You Think That You Do Not Qualify
One of the most common reasons that students do not fill out their FASFA is because they do not think that they will qualify for financial aid. This myth can be costly for students, as the reality is that most students at institutes of higher education will qualify for some form of federal aid, such as unsubsidized loans.
This can come in the form of unsubsidized loans and federal loans intended for parents of college students (Parent PLUS loans) and graduate students (Graduate PLUS loans). While they may have a higher interest rate than subsidized loans, they can still be more advantageous than private student loans.
Beyond the FASFA, applying for financial aid makes sense because many schools, organizations and community groups offer aid that is based purely on merit. If you have achieved high grades or have excelled in a particular area, you may be eligible for scholarships or grants on that basis. Merit-based financial aid is available to students regardless of income.
You Think That You’re too Old for Financial Aid
No matter when you start college, if you are enrolled at least half-time at an institute of higher education, you are likely eligible for student aid. FASFA has no age requirements or limits. In many cases, non-traditional learners — those students who attend college past the typical window of 18 to 24 year olds — qualify for more aid than other students. That is because they are considered fully independent, and their parents’ income is not considered in the financial aid process. If their income is lower than their parents, or if they have dependents of their own, this could result in increased federal student aid. If you are a non-traditional student, be sure to fill out and file your FASFA.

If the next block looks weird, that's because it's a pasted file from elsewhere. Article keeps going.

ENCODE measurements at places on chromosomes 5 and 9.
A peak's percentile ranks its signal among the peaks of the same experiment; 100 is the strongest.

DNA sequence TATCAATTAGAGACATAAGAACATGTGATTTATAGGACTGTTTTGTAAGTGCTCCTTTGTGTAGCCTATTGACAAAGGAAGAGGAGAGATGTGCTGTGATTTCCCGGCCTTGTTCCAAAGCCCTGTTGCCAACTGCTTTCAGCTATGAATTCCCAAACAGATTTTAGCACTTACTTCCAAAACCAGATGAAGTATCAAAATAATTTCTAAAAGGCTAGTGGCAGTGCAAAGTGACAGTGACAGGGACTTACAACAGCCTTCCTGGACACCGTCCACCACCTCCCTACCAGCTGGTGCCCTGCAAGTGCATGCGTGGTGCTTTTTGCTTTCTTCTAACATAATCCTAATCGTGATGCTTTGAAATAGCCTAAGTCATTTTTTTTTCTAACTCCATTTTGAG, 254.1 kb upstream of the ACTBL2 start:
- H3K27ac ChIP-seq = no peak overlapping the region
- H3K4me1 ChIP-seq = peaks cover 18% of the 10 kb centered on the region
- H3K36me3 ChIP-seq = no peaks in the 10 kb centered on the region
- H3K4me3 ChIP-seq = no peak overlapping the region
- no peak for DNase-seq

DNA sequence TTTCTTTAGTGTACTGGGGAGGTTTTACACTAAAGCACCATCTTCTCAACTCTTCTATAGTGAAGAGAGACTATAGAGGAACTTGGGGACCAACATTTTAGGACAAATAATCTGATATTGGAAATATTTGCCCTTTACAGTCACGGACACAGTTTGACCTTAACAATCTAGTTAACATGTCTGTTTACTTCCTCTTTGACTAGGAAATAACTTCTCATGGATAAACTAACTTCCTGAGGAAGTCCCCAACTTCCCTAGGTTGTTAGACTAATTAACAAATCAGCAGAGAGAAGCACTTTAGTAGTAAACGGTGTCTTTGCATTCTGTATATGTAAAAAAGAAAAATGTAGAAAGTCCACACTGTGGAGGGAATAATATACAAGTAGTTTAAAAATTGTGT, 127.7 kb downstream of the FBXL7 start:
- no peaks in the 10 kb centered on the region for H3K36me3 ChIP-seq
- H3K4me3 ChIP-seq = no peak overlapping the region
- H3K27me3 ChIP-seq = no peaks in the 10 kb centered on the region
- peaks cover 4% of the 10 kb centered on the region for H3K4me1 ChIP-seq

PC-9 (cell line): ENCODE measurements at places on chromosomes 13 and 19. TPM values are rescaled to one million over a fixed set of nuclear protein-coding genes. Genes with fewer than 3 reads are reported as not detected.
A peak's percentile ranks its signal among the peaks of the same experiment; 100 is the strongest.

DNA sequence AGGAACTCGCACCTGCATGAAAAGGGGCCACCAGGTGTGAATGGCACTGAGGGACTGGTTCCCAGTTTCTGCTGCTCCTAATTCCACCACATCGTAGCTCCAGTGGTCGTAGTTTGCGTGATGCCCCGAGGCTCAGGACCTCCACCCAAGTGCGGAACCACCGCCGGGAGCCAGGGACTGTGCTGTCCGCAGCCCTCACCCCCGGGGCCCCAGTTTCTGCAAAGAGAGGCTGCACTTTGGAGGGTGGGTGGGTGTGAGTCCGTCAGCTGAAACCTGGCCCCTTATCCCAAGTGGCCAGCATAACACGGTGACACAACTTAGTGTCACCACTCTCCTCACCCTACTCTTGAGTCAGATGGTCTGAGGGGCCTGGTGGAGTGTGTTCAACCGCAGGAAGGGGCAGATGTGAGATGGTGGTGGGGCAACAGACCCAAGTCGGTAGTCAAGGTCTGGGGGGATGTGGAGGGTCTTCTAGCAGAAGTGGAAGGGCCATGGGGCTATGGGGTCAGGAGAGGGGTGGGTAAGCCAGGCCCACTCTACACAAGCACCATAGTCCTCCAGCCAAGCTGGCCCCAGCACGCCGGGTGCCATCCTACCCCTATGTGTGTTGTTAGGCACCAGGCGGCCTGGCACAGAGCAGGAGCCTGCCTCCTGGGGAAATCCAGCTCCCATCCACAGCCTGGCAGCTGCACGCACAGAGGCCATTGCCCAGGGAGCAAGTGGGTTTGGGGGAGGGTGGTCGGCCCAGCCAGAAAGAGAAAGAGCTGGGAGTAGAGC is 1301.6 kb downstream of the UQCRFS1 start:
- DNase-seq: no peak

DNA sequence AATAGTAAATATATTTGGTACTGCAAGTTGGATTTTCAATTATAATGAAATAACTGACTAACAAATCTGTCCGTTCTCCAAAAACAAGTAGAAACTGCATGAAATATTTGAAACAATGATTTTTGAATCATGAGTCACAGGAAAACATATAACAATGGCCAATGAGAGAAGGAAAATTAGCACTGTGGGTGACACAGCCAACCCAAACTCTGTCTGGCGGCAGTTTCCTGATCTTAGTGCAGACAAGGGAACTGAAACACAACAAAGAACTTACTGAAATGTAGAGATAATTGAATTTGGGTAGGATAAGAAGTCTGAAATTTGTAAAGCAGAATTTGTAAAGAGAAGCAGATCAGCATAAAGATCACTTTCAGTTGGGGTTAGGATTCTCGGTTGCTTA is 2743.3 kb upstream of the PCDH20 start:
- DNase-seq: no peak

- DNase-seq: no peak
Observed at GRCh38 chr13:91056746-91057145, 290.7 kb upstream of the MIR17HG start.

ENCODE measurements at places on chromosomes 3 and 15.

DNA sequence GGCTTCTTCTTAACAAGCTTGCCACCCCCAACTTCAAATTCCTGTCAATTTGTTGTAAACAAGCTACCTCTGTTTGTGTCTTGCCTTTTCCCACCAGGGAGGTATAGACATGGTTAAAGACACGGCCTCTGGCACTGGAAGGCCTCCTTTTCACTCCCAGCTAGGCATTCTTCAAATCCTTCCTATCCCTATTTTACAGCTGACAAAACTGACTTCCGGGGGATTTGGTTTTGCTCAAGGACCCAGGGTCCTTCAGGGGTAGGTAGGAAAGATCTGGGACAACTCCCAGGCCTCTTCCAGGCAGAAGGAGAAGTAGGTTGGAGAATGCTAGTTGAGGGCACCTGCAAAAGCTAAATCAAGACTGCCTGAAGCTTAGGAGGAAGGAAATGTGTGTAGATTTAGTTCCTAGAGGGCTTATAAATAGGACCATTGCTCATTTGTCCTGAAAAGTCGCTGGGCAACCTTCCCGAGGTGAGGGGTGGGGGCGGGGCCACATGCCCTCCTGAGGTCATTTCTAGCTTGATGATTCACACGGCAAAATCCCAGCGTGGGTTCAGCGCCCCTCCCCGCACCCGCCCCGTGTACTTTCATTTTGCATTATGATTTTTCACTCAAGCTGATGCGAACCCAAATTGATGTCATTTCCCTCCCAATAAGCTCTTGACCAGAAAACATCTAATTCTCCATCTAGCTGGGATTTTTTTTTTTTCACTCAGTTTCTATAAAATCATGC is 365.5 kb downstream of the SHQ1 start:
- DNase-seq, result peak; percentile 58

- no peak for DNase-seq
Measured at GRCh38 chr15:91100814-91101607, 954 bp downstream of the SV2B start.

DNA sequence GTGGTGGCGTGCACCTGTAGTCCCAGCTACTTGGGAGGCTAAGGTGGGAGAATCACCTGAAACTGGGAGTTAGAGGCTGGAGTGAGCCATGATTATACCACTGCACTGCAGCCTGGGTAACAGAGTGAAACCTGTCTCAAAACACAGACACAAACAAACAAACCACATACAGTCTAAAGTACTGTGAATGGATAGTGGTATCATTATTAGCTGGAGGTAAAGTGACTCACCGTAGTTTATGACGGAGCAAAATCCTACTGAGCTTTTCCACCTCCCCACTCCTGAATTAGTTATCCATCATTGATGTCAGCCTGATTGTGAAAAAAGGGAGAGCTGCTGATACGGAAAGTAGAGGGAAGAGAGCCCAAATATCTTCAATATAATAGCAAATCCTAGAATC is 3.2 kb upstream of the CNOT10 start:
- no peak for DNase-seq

You Think That Your Scores Aren’t High Enough
While many scholarships are based purely on a student’s academic achievements, federal student loans are not based on grades, SAT or ACT scores. When you first file your FASFA, there is no have a minimum grade point average or test score. Federal financial aid is based purely on financial need, not on your academic record. However, once you have applied for and received federal student loans, you will need to maintain a minimum grade point average and be enrolled for a certain number of credit hours in order to continue to receive aid.
Getting a college degree is expensive — but student loan programs and financial aid from the federal government can help. Whatever your financial or academic status is, if you are going to college, make sure that you take the time to fill out a FASFA. It is free to apply, and could end up saving you thousands of dollars with lower interest loans or grants.
Author: Jeff Gitlen
Join the LendEDU Newsletter
News, insights, & tips once a weekThanks for submittingPlease Enter a valid email
Student Loan Guides
Student Loan Reviews